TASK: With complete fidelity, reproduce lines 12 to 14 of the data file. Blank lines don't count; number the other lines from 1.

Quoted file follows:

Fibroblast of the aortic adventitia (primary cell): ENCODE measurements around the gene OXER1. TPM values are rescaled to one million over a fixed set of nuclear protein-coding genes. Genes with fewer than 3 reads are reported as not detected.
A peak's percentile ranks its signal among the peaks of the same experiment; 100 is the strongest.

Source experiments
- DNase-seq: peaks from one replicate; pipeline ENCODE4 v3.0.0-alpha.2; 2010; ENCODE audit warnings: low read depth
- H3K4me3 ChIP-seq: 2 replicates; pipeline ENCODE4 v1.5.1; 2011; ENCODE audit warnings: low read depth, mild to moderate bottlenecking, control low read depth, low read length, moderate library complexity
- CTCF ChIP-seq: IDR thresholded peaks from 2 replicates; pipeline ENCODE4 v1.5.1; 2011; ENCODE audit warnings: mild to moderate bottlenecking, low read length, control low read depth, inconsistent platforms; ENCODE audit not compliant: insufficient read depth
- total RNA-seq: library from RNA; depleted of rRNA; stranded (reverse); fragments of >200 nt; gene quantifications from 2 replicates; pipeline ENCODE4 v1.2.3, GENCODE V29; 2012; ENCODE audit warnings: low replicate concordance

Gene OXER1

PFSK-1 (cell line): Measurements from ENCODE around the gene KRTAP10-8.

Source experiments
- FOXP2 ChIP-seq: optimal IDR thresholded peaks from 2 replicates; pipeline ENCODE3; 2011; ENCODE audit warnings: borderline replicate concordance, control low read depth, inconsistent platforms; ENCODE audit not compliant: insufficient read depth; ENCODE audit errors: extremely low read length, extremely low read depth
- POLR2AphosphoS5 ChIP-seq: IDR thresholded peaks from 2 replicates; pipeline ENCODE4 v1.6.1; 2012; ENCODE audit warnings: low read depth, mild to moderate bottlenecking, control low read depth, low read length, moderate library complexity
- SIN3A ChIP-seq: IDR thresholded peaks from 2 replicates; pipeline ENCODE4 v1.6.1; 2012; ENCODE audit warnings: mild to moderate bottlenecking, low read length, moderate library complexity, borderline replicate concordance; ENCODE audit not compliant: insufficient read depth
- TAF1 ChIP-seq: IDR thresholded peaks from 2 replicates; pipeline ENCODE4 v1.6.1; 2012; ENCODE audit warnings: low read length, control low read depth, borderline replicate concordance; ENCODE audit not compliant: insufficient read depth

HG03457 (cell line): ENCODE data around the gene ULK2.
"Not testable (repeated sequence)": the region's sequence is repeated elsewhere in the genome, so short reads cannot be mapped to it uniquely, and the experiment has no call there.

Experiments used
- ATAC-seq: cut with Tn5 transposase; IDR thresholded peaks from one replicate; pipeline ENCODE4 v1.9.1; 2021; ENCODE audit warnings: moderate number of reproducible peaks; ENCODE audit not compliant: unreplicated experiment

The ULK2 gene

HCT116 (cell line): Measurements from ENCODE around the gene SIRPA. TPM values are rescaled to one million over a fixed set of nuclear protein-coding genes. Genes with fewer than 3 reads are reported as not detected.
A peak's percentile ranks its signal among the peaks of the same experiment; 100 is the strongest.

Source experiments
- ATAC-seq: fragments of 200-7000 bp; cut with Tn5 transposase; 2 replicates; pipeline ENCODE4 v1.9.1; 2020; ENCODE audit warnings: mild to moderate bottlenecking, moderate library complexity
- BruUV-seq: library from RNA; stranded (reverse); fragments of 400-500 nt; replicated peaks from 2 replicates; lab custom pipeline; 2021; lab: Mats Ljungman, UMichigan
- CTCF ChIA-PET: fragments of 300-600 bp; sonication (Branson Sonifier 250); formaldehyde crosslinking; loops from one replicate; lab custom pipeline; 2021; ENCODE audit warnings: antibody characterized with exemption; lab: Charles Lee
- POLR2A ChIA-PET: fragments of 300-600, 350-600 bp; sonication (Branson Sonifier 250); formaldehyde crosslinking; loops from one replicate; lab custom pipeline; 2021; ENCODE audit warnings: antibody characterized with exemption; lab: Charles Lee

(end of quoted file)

- POLR2AphosphoS5 ChIP-seq: IDR thresholded peaks from 2 replicates; pipeline ENCODE4 v1.6.1; 2012; ENCODE audit warnings: low read depth, mild to moderate bottlenecking, control low read depth, low read length, moderate library complexity
- SIN3A ChIP-seq: IDR thresholded peaks from 2 replicates; pipeline ENCODE4 v1.6.1; 2012; ENCODE audit warnings: mild to moderate bottlenecking, low read length, moderate library complexity, borderline replicate concordance; ENCODE audit not compliant: insufficient read depth
- TAF1 ChIP-seq: IDR thresholded peaks from 2 replicates; pipeline ENCODE4 v1.6.1; 2012; ENCODE audit warnings: low read length, control low read depth, borderline replicate concordance; ENCODE audit not compliant: insufficient read depth